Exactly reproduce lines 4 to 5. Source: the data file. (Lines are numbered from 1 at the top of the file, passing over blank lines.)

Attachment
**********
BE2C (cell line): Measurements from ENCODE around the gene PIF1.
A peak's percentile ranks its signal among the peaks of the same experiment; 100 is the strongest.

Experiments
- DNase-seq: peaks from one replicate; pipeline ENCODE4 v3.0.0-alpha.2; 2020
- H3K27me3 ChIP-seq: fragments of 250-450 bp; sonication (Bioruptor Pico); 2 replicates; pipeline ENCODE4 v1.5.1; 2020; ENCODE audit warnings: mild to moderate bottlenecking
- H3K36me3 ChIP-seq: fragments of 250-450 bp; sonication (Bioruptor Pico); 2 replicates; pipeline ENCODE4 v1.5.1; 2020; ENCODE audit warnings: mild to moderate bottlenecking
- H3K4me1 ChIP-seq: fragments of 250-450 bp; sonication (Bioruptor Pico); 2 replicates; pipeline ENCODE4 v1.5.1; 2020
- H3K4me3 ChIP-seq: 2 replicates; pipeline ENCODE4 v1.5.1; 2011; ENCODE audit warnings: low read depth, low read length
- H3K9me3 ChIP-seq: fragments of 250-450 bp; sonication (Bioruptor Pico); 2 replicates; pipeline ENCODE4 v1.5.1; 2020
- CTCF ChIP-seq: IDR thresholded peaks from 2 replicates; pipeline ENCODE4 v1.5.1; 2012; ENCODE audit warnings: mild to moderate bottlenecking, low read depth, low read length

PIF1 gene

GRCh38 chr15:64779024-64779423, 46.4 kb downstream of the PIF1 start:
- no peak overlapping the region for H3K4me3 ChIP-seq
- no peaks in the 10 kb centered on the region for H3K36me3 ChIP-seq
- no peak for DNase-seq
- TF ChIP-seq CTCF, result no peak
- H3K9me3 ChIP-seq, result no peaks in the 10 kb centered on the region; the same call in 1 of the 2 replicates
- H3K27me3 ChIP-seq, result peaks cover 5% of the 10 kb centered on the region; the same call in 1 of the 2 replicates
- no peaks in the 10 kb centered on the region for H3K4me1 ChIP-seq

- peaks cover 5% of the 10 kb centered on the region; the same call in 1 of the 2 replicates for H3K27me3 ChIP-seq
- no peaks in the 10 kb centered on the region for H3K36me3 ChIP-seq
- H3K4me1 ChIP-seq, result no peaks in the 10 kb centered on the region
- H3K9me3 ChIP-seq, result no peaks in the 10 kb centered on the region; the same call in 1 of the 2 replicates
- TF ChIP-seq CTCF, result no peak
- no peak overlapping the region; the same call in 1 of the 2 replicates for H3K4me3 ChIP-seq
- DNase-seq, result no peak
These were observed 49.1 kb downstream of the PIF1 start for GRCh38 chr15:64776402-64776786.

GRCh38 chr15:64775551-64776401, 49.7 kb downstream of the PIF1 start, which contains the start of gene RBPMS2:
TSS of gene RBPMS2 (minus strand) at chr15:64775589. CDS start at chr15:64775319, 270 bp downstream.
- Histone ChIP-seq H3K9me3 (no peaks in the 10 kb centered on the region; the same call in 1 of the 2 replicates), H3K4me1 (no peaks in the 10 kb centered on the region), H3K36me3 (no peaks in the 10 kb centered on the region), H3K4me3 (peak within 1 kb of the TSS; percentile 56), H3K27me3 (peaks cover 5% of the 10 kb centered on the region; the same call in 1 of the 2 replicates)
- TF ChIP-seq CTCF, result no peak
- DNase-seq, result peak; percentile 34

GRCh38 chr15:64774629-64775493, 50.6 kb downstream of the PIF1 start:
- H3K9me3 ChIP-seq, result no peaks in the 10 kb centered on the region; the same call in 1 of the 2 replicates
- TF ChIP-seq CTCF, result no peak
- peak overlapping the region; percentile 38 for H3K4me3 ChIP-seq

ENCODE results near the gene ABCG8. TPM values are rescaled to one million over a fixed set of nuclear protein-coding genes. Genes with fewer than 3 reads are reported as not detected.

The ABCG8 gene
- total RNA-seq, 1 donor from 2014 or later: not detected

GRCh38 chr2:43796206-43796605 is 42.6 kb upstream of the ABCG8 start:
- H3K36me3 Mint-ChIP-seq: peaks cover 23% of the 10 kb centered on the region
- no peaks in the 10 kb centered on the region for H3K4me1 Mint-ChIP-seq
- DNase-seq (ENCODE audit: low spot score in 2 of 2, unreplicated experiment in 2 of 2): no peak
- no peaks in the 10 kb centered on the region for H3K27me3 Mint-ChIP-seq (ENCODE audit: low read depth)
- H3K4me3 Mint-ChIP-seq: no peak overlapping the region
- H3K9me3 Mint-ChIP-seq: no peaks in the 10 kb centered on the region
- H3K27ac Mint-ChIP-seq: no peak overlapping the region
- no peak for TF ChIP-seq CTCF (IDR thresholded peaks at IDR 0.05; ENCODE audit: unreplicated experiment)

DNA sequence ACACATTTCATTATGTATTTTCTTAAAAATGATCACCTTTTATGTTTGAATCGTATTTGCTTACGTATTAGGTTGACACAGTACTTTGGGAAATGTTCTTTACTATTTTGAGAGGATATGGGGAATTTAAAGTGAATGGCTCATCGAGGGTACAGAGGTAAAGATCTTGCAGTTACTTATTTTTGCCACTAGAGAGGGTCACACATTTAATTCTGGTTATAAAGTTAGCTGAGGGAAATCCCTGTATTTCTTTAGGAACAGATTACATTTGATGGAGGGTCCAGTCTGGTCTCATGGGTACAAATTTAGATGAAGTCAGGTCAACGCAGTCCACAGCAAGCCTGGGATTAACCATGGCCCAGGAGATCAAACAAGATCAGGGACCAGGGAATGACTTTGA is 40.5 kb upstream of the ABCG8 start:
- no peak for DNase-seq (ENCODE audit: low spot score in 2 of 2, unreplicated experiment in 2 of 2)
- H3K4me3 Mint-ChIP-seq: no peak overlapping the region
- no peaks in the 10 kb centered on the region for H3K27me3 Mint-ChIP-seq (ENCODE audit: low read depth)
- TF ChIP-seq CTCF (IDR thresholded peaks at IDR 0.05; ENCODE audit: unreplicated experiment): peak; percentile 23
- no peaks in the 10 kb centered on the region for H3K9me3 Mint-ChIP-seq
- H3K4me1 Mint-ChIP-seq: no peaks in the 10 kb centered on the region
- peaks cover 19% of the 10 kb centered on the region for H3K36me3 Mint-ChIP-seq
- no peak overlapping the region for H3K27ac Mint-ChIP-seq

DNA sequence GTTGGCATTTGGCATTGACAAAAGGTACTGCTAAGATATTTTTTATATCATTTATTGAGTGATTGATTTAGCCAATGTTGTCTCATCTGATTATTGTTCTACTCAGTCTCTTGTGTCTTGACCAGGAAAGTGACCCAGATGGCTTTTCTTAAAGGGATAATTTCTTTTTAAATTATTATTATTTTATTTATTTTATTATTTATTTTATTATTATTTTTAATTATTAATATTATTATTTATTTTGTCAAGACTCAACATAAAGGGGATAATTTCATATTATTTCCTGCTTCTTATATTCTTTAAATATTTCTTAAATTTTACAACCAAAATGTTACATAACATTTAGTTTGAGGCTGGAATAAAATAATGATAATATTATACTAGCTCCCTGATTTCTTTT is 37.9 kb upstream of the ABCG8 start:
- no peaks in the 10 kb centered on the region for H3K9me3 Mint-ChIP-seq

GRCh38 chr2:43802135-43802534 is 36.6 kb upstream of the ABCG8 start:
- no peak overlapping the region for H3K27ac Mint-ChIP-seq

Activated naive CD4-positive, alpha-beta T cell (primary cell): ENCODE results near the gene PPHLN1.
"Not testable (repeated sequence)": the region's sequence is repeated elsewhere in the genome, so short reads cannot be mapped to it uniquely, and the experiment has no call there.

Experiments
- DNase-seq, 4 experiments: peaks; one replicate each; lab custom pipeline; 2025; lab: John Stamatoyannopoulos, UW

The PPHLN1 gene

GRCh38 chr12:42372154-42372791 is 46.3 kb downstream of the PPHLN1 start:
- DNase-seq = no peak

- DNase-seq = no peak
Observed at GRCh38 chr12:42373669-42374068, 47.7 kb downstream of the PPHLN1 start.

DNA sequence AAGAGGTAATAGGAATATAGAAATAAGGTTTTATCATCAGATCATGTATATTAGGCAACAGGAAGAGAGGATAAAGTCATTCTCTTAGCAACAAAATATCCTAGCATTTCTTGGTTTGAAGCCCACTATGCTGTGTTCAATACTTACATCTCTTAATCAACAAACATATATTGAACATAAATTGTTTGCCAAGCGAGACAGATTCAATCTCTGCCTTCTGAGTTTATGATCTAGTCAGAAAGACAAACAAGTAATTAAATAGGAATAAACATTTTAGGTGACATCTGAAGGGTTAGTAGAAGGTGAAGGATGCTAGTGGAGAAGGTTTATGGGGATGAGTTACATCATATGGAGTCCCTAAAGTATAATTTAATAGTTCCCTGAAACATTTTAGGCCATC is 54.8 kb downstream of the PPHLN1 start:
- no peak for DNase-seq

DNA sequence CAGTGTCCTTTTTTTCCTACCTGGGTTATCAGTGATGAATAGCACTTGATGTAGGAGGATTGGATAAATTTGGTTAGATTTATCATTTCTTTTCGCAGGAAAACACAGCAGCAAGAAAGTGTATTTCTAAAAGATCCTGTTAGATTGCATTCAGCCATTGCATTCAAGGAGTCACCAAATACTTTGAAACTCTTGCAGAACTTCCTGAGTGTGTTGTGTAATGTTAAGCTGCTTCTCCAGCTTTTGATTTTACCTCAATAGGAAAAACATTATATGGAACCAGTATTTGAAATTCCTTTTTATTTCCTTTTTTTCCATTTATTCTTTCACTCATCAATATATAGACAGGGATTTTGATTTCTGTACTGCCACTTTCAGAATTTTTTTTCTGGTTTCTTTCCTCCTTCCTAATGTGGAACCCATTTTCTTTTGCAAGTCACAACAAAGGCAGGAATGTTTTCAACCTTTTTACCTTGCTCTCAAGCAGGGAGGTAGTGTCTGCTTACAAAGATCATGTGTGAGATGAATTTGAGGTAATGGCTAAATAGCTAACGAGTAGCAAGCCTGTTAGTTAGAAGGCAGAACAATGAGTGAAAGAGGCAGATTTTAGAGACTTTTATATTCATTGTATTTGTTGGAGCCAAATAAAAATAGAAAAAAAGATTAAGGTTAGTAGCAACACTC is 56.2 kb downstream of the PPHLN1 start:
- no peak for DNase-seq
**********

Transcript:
- DNase-seq: peaks from one replicate; pipeline ENCODE4 v3.0.0-alpha.2; 2020
- H3K27me3 ChIP-seq: fragments of 250-450 bp; sonication (Bioruptor Pico); 2 replicates; pipeline ENCODE4 v1.5.1; 2020; ENCODE audit warnings: mild to moderate bottlenecking